Today marks a milestone for the World Trade Organization (WTO), as the Trade Facilitation Agreement (TFA)—the first multilateral WTO agreement since 1995—enters into force. The agreement represents a real win for manufacturers and workers throughout the United States, since they will increasingly be able to expand sales to foreign markets as other countries reduce red tape and slash barriers at their ports. The United States ratified the TFA in 2014 without the need for any changes to our system.
The National Association of Manufacturers (NAM) fought hard for this agreement as it was being negotiated and continued to push countries to simplify customs procedures that often represent a costly and significant barrier to foreign sales, particularly for small manufacturers. Since the agreement was concluded in December 2013, the NAM has worked vigorously to ensure ratification by the necessary 110 members so that the work of reforming and improving foreign border entry for U.S.-manufactured goods can truly get started.
According to a 2015 study, full implementation of the TFA will cut trade costs by an average of 14.3 percent. The TFA will reduce the time to import goods by more than a day and a half—a reduction of 47 percent of the current average—and reduce the time to export by almost two days—a reduction of 91 percent. Overall, the TFA also has the potential to increase global merchandise exports by nearly $1 trillion. For manufacturers in the United States, the expansion of exports is important to drive growth in manufacturing output and jobs here at home.
Last summer, more than 30 business associations joined the NAM in urging countries to ratify the TFA. Letters were sent to each of the countries that had not yet ratified the TFA at that point, and examples of those letters can be found here for FTA partners and here for non-FTA partners. Now that two-thirds of WTO members have completed their domestic ratification process, WTO members are obligated to implement their commitments.
NAM Vice President of International Economic Affairs Linda Dempsey said:
“Manufacturers are excited to see a strong Trade Facilitation Agreement enter into force today. Countries around the world have agreed to cut red tape at their borders and institute the kind of transparent customs system that the United States is proud to already have. As other countries fulfill their commitments to ensure predictable and efficient customs procedures, manufacturers in the United States will have improved access to the 95 percent of consumers outside our borders and expect increased sales opportunities globally that will bolster job growth at home. Today’s official start of the TFA reaffirms the importance of the WTO as a global rules-setting and rules-based organization, which is critical to raise standards and hold countries accountable to open and fair trade rules.”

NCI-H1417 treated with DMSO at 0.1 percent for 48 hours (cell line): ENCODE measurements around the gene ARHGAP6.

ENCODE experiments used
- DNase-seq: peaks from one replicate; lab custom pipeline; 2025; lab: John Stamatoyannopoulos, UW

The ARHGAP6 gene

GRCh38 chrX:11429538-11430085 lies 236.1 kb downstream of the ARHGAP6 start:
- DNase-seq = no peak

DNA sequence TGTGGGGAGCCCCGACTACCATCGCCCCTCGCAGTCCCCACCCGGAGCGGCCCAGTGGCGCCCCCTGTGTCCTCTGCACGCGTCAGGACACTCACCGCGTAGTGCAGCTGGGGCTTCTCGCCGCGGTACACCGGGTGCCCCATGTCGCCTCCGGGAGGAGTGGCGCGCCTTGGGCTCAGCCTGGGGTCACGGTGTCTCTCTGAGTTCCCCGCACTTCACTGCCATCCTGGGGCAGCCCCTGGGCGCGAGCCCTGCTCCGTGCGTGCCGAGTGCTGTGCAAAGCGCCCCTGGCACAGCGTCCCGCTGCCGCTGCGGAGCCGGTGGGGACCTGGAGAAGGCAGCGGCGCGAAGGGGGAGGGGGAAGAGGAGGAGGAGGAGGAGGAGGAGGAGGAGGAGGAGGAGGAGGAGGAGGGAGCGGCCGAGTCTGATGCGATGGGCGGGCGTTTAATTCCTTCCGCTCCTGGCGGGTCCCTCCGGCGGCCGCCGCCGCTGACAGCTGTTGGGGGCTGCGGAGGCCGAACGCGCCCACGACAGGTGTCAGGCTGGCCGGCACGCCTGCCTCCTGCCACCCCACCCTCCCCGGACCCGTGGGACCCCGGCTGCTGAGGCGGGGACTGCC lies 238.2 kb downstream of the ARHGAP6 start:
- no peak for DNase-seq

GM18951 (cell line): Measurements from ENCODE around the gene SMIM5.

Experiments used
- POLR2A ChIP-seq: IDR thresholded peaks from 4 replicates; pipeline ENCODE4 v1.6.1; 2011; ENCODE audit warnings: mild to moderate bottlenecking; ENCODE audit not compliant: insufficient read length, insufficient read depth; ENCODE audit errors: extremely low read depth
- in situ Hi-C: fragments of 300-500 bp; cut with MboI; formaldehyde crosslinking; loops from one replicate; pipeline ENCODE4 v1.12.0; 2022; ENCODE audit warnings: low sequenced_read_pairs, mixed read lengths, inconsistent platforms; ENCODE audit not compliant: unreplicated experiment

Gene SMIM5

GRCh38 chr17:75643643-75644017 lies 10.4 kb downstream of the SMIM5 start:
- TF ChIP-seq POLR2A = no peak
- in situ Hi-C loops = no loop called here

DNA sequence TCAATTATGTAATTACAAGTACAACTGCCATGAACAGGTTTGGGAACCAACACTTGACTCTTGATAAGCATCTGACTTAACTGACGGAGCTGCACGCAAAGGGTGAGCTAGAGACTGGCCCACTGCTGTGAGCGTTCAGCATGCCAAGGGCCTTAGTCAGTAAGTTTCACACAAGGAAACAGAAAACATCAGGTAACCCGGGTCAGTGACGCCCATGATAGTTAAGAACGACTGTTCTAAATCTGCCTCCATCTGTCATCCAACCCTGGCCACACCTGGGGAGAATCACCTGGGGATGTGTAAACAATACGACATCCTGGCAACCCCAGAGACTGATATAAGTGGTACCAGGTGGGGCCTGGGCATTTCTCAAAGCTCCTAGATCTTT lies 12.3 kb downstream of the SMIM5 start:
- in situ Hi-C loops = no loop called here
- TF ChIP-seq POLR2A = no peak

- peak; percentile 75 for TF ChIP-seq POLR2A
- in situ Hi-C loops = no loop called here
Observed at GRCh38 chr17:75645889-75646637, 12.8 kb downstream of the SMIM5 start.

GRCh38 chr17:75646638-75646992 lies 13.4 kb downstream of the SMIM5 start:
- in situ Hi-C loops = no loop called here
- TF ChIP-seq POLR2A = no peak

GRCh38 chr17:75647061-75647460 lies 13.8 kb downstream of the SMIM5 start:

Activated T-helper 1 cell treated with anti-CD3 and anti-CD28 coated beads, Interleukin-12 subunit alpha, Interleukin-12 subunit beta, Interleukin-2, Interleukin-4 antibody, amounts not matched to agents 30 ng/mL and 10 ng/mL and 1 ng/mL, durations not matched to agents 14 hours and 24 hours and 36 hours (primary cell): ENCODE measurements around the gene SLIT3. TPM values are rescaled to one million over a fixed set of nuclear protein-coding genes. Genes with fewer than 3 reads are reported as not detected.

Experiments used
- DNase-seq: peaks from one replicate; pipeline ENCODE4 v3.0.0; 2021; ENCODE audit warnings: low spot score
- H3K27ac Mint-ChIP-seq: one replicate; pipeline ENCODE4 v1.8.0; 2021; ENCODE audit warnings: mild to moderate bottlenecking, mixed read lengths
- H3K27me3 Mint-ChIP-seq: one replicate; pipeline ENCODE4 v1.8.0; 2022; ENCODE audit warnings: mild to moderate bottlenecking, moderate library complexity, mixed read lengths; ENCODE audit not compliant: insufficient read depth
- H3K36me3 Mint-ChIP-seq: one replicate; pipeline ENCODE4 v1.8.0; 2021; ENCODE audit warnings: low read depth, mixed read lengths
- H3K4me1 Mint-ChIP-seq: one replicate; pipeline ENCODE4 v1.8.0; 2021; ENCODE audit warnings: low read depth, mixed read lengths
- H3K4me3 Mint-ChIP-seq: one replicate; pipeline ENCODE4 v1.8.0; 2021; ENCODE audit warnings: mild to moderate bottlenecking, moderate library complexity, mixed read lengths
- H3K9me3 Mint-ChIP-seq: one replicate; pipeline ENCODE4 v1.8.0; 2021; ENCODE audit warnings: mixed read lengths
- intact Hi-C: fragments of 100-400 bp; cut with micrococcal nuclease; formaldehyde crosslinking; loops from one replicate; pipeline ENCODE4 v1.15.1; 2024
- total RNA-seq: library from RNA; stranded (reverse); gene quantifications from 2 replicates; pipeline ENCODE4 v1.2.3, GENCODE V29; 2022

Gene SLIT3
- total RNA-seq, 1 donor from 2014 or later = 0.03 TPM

Several international organizations crunch trade-related data into country profiles and rankings, providing a snapshot of a country’s trade facilitation progress.
• The World Economic Forum’s “Global Enabling Trade Report” uses data from public and private sources to highlight the “best performers” across criteria like domestic market access and availability/quality of transport infrastructure.
• The World Bank, as part of its Doing Business project, records the time and costs associated with the logistical process of importing and exporting goods in 189 countries. The interactive Trading Across Borders database specifically examines three sets of procedures: documentary compliance, border compliance and domestic transport.
• The OECD Trade Facilitation Indicators (TFIs) cover 11 policy areas of the TFA and will track, to the extent possible, implementation of trade facilitation measures. The interactive map covers 163 countries, with notes about each country’s trade facilitation performance and key opportunities for reform.
All developed country members of the WTO will start applying all of the substantive provisions of the TFA today. Developing countries and least developed countries will also begin applying those substantive provisions of the TFA they have indicated they are in a position to do so as set out in the Category A notifications, which more than 90 countries have submitted to date. The WTO’s Trade Facilitation Agreement Facility and the public–private Global Alliance for Trade Facilitation are providing resources and helping countries tackle these changes on the ground.
Manufacturers in the United States—particularly small businesses—will see huge cost savings and new opportunities now that countries are required to be predictable, efficient and transparent with their customs processes.
To learn more about the NAM’s efforts to create efficient customs procedures in the United States and abroad, click here.